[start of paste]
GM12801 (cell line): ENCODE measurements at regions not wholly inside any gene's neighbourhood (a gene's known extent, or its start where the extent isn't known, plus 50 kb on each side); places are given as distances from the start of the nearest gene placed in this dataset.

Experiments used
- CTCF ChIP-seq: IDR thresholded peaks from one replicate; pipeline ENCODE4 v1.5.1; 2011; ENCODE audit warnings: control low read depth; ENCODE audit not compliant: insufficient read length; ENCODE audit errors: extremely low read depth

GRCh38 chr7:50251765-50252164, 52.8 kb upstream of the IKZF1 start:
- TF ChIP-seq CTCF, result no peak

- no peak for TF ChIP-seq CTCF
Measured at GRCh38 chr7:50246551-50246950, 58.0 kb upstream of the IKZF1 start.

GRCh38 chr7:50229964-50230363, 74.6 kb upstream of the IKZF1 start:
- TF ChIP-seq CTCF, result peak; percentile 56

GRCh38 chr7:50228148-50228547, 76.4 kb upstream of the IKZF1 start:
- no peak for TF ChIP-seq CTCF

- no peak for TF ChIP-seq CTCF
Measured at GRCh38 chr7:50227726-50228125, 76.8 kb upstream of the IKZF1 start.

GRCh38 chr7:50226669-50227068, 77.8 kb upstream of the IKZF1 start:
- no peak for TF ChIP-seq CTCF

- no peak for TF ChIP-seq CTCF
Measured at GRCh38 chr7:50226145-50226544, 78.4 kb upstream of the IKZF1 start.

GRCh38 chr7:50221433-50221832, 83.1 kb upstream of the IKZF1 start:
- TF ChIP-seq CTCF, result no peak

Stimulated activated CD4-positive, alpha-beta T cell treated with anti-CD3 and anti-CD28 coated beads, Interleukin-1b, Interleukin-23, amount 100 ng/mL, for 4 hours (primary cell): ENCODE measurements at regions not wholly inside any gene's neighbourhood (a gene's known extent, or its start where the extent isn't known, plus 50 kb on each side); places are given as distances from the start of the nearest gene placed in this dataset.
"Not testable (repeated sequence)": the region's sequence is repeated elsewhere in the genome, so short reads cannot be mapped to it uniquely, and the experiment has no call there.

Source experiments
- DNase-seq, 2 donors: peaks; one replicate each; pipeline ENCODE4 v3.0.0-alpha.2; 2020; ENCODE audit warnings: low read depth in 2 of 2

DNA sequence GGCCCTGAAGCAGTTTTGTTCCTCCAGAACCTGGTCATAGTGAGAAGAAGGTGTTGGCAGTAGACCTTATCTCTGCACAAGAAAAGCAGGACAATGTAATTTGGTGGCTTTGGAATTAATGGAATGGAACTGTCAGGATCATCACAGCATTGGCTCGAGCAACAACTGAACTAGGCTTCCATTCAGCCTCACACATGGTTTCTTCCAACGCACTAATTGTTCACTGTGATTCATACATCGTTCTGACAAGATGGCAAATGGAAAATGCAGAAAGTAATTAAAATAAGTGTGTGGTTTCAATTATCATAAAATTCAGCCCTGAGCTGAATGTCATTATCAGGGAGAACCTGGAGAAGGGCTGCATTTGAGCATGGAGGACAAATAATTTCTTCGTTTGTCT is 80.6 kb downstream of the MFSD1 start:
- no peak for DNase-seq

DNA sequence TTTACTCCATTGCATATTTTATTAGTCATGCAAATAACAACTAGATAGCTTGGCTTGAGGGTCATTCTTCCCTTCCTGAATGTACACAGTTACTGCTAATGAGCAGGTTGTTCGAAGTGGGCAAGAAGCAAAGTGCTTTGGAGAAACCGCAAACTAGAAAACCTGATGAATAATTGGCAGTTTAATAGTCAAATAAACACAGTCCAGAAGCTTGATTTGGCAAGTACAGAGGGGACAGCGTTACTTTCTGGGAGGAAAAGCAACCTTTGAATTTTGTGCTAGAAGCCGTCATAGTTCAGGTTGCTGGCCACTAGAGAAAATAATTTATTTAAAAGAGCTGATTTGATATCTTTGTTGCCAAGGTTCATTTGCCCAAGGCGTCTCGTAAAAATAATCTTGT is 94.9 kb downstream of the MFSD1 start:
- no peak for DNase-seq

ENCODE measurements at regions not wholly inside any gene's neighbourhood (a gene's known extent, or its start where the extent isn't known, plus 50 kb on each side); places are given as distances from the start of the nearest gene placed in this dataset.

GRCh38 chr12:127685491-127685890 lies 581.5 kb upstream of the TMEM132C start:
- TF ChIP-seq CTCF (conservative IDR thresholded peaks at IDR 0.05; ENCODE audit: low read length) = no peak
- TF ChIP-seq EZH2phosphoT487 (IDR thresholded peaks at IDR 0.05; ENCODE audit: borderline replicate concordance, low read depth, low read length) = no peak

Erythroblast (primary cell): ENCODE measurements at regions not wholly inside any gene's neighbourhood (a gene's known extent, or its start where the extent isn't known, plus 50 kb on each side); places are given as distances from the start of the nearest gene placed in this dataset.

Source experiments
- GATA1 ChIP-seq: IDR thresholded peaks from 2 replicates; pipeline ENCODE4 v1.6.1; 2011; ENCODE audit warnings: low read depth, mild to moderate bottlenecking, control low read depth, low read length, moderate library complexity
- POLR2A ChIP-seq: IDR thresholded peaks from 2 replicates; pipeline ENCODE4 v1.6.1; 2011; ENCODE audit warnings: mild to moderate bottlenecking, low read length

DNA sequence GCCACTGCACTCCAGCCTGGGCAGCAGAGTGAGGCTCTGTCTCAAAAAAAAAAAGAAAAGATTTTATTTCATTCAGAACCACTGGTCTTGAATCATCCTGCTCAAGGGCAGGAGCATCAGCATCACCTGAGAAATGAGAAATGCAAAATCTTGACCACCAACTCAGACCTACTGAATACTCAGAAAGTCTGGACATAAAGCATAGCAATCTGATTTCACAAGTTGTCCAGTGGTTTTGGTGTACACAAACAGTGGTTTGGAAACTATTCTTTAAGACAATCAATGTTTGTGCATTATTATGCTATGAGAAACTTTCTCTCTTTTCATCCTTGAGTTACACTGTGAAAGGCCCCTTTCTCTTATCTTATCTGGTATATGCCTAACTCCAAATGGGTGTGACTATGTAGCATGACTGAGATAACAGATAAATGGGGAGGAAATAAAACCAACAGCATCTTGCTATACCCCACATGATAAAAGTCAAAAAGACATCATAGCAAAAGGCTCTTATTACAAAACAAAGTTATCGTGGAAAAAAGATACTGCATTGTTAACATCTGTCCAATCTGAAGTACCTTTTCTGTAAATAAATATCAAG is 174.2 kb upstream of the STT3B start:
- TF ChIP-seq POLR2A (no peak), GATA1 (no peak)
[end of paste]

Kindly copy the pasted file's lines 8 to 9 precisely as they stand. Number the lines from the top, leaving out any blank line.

GRCh38 chr7:50229964-50230363, 74.6 kb upstream of the IKZF1 start:
- TF ChIP-seq CTCF, result peak; percentile 56